Art/ Collection/ Art Object

Carinated Stone Jar with Rope Pattern

New Kingdom
Dynasty 18, early
ca. 1550–1458 B.C.
From Egypt, Upper Egypt, Thebes, Asasif, Courtyard CC 41, Pit 3, Burial D 1, Beside or on inner coffin, MMA excavations, 1915–16
H. 16.7 cm (6 9/16 in); diam. 18.7 cm (7 3/8 in) Diam. of lid 9.9 cm (3 7/8 in)
Credit Line:
Rogers Fund, 1916
Accession Number:
16.10.451a, b
On view at The Met Fifth Avenue in Gallery 114
This limestone vessel with its baggy shape and sharp carination of the lower body is a traditional Egyptian shape called the deshret-jar. The form is common in pottery found in burials from the Old Kingdom onward. A raised band with carved diagonal lines imitating a twisted cord decorates the base of the neck. The vessel was deposited in the lowest chamber of a pit tomb cut into the forecourt of a reused Middle Kingdom tomb and belonged to the burial of a man named Nakht. The tomb was covered over during the construction of the causeway of Hatshepsut's mortuary temple sometime after year 7 of her reign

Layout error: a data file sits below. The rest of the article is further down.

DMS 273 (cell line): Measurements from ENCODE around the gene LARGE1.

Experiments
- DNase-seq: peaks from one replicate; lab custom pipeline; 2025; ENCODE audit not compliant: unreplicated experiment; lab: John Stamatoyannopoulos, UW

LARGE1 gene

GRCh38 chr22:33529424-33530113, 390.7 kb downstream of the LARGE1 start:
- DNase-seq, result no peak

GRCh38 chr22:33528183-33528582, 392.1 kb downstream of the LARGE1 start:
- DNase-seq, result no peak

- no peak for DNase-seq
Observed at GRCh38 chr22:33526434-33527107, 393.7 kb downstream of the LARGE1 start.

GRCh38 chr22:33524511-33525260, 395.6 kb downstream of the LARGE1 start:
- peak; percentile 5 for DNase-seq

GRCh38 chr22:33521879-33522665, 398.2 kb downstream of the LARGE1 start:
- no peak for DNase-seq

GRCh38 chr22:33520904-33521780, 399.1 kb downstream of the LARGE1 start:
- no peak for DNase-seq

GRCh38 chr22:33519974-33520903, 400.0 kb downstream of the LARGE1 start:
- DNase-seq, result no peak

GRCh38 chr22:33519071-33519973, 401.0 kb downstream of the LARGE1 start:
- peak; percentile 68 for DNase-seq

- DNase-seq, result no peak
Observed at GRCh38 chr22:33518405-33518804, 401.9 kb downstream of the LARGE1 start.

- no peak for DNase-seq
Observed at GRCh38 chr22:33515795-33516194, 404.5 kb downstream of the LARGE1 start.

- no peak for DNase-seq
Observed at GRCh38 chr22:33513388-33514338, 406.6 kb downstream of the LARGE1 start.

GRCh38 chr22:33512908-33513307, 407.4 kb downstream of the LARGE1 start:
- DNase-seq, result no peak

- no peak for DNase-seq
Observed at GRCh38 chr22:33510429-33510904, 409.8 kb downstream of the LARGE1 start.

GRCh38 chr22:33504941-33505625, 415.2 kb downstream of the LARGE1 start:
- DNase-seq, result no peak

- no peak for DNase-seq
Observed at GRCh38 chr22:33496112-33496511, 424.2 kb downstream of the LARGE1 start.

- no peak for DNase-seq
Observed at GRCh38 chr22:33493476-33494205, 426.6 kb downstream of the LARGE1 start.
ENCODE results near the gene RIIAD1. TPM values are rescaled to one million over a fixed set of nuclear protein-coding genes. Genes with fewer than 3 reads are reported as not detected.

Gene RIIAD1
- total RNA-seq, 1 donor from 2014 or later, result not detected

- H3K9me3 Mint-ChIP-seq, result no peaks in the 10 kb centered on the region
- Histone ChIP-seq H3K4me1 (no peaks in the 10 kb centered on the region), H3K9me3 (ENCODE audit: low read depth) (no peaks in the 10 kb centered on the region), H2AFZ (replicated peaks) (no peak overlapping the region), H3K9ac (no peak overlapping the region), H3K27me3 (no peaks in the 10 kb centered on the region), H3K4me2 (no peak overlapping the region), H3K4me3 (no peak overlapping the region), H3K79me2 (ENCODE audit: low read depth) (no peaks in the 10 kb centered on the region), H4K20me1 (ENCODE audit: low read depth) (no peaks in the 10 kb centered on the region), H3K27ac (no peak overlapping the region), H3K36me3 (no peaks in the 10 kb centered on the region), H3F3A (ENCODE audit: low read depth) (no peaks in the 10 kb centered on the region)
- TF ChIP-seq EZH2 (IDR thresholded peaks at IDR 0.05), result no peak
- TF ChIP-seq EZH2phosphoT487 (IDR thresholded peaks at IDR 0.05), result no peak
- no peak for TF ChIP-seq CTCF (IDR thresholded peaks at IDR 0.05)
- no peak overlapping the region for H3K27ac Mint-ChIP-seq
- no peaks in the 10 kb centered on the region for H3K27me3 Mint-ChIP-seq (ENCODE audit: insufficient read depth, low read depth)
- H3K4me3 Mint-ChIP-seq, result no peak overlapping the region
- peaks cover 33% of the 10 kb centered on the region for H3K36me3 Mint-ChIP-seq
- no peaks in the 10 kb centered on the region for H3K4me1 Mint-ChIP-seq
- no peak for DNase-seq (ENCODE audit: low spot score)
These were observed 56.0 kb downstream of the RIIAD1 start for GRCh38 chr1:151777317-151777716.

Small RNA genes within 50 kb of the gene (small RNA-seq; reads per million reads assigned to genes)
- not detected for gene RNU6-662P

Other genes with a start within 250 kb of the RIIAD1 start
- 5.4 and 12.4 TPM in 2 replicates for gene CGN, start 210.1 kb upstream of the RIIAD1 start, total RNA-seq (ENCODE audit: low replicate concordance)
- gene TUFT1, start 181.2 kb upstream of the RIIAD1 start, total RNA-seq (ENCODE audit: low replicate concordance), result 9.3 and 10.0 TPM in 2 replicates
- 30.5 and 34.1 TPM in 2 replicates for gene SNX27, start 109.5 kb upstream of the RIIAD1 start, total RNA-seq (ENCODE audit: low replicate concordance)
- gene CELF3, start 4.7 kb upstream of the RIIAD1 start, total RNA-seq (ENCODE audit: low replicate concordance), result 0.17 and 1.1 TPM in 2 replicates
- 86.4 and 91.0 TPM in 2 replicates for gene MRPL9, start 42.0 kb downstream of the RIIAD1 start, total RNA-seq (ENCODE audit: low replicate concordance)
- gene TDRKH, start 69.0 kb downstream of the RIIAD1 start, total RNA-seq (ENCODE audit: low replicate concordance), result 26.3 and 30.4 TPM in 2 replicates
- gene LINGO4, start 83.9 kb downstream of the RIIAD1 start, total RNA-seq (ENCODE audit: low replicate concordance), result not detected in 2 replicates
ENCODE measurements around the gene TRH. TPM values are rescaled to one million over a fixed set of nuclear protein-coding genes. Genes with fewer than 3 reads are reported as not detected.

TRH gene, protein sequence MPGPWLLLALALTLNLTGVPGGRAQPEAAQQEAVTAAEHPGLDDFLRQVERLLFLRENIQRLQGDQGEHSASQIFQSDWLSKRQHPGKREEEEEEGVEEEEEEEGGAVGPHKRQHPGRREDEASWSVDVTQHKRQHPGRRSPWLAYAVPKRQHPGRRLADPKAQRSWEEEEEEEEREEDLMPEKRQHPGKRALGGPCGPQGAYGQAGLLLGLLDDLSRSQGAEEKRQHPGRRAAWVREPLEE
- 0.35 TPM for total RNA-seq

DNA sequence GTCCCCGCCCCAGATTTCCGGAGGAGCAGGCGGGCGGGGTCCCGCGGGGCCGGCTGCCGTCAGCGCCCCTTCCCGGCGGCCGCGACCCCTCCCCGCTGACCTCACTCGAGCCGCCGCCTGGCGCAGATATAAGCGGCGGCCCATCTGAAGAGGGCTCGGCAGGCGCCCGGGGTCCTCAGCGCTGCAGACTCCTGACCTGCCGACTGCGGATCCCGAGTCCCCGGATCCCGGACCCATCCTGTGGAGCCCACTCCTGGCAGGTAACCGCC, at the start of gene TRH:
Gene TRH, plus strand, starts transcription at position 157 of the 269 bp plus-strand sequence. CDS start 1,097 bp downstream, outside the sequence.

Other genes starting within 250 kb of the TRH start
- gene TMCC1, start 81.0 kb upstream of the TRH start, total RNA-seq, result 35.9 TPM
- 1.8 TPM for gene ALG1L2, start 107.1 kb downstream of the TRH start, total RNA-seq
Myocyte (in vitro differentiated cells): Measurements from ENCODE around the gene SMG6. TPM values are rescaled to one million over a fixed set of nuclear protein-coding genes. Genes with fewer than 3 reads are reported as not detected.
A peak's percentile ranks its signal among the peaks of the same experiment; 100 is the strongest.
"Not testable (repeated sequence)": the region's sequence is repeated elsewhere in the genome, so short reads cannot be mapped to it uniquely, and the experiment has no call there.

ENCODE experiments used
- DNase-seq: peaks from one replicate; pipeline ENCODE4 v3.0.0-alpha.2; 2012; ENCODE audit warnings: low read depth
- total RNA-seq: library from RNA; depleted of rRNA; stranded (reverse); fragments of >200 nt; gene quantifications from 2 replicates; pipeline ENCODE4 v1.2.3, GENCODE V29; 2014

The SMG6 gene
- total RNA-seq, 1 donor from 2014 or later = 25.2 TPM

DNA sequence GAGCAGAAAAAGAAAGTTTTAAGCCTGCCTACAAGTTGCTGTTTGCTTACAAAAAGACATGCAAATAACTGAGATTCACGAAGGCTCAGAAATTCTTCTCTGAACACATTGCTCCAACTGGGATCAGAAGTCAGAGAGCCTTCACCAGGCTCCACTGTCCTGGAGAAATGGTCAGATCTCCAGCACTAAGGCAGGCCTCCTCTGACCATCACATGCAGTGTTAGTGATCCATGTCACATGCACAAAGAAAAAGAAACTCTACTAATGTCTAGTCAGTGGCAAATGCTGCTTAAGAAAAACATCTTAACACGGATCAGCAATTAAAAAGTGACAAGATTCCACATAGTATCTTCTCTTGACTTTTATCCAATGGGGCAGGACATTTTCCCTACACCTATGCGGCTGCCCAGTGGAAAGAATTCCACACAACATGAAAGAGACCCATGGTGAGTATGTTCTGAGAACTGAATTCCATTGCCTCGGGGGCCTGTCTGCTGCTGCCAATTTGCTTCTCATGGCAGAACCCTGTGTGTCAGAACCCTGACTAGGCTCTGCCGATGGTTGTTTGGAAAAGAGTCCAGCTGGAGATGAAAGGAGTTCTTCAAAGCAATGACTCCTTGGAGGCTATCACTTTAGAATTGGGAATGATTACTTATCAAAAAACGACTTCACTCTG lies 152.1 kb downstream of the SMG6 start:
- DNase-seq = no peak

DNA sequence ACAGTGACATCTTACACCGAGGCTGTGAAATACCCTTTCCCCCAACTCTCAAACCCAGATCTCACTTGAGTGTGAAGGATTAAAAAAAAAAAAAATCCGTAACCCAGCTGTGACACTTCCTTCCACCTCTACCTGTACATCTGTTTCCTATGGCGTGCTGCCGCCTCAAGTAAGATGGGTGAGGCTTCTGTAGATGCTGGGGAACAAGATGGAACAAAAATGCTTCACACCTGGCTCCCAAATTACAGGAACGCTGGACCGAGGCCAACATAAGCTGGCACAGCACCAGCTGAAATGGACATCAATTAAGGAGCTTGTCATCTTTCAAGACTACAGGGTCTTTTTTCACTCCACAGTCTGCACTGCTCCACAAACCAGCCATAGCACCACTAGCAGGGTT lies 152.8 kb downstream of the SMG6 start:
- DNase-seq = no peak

Museum excavations, 1915–16. Acquired by the Museum in the division of finds, 1916.

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